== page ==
But before the protesters got to the state troopers, they had to cross the Edmund Winston Pettus Bridge.  Edmund Winston Pettus wouldn’t exactly have been marching with the protesters had he still been alive.  To begin with, he was a highly decorated Confederate General who joined the Confederacy because he believed slavery was an essential system with blacks being an inferior race, not because of the economics of slavery or state pride as were the reasons of many others in his region.  Additionally, he was a Klu Klux Klan Grand Dragon who at least planned the killing and terrorism of blacks, though it is unknown if he himself got his hands dirty (Whack).  More than anything, the naming of the bridge was designed to be symbolic.  Pettus was also a US Senator who won his election by emphasizing his links to white supremacy groups.  Pettus believed that slavery was absolutely necessary for the southern way of life and that blacks were inherently inferior, destined for nothing more than hard work and slavery.  It is intriguing, then, that the bridge named after him would be of importance in the civil rights movement.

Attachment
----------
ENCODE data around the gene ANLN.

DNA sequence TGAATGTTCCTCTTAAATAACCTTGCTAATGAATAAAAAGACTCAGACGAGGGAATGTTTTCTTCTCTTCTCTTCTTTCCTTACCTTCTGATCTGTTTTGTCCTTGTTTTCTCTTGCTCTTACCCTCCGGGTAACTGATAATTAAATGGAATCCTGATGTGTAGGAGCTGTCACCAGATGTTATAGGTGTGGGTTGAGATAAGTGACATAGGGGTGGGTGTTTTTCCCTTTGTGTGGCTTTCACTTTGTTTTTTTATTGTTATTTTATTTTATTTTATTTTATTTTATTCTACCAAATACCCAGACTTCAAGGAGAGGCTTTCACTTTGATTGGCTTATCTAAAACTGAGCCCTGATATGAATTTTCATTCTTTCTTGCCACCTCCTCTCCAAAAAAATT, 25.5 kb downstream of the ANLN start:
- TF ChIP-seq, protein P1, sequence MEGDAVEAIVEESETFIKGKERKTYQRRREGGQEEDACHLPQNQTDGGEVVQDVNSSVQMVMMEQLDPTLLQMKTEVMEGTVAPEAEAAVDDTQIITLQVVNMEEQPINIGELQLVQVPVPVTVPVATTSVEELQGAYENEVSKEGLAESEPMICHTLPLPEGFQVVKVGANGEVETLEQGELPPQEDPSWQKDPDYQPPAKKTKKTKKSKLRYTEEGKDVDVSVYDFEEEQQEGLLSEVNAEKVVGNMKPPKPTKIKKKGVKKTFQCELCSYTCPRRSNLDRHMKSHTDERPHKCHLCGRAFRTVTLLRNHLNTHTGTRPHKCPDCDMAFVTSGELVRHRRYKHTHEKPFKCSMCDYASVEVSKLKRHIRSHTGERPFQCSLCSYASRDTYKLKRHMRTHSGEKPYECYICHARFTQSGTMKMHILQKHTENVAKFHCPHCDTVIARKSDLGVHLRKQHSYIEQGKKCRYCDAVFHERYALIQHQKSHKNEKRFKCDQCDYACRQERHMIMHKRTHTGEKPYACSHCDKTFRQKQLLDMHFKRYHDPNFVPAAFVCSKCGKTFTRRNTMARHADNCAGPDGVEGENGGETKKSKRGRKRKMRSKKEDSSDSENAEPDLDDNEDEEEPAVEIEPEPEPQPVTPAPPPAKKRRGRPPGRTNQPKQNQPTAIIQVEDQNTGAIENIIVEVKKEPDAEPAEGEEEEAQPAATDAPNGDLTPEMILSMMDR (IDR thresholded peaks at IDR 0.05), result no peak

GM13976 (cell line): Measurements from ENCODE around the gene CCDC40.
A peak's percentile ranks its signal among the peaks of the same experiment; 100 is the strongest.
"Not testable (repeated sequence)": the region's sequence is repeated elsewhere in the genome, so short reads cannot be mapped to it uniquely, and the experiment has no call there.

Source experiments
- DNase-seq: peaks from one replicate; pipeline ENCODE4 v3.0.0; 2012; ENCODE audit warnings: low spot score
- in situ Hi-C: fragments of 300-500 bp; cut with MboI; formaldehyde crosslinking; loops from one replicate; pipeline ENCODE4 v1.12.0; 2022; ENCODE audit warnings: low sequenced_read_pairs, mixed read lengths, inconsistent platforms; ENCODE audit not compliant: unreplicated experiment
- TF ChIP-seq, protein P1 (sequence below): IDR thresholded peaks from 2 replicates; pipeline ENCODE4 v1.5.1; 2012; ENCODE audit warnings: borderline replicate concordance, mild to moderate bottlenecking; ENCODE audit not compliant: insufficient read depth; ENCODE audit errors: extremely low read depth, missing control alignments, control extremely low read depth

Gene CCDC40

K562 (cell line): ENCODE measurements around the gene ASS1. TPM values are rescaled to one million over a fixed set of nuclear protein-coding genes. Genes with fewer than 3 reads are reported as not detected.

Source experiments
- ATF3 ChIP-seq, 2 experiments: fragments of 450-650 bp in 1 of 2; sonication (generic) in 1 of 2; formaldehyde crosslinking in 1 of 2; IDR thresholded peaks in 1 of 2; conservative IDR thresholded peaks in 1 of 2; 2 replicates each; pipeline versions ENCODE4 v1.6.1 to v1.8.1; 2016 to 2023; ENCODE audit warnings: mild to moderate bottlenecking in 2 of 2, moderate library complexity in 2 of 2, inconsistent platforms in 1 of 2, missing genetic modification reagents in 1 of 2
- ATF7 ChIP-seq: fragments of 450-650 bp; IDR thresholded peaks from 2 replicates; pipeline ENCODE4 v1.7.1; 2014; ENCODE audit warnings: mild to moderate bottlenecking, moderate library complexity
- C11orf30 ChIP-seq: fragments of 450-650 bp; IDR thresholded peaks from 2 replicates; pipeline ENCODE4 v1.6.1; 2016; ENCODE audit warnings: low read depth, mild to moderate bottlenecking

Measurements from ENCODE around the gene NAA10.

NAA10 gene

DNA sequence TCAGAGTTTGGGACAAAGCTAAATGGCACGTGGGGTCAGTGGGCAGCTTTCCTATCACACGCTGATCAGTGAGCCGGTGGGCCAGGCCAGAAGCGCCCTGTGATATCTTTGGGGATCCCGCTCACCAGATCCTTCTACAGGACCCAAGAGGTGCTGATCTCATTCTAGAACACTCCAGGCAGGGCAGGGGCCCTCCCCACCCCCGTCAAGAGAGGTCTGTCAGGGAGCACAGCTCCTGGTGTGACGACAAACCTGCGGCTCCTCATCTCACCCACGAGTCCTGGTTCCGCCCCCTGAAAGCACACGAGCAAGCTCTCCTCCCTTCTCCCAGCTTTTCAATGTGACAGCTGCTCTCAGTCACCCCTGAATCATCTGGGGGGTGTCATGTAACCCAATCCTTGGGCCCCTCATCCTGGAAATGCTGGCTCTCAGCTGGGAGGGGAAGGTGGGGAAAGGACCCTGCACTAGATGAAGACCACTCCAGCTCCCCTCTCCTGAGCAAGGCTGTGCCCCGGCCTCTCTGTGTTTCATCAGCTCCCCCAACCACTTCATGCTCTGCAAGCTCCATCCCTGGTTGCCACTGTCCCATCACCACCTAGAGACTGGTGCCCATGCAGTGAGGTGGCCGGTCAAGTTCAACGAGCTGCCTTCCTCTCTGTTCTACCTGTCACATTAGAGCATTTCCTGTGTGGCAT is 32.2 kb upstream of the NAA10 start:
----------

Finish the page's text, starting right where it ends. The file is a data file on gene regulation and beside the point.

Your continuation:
In 1940, when the bridge was dedicated, local white officials wanted to send a message to blacks that, though they had been emancipated, whites were still superior.  The bridge was well-traveled, being on a major road that connected Selma to the larger cities of Alabama, such as Montgomery, and was seen by many at the time of dedication as a symbol of the new, more industrialized south (Peeples).  The legacy of the bridge was not forgotten by many older blacks up until the time of the Selma march.  To many older people at the time, the bridge was a constant reminder of the hatred many whites had towards blacks.  Now, many who live in the area have forgotten who William Pettus was, but to the marchers in 1965, the symbolism was clear.  That the march went over a bridge named after a white supremacist is coincidental, as it was the only bridge the marchers could take to get to Montgomery, but still significant and indicative of the climate in the south.  It is also interesting that the African American community has managed to transform the bridge from being a hate-filled icon of racial oppression to be a symbol of standing up for the idea of equality for all.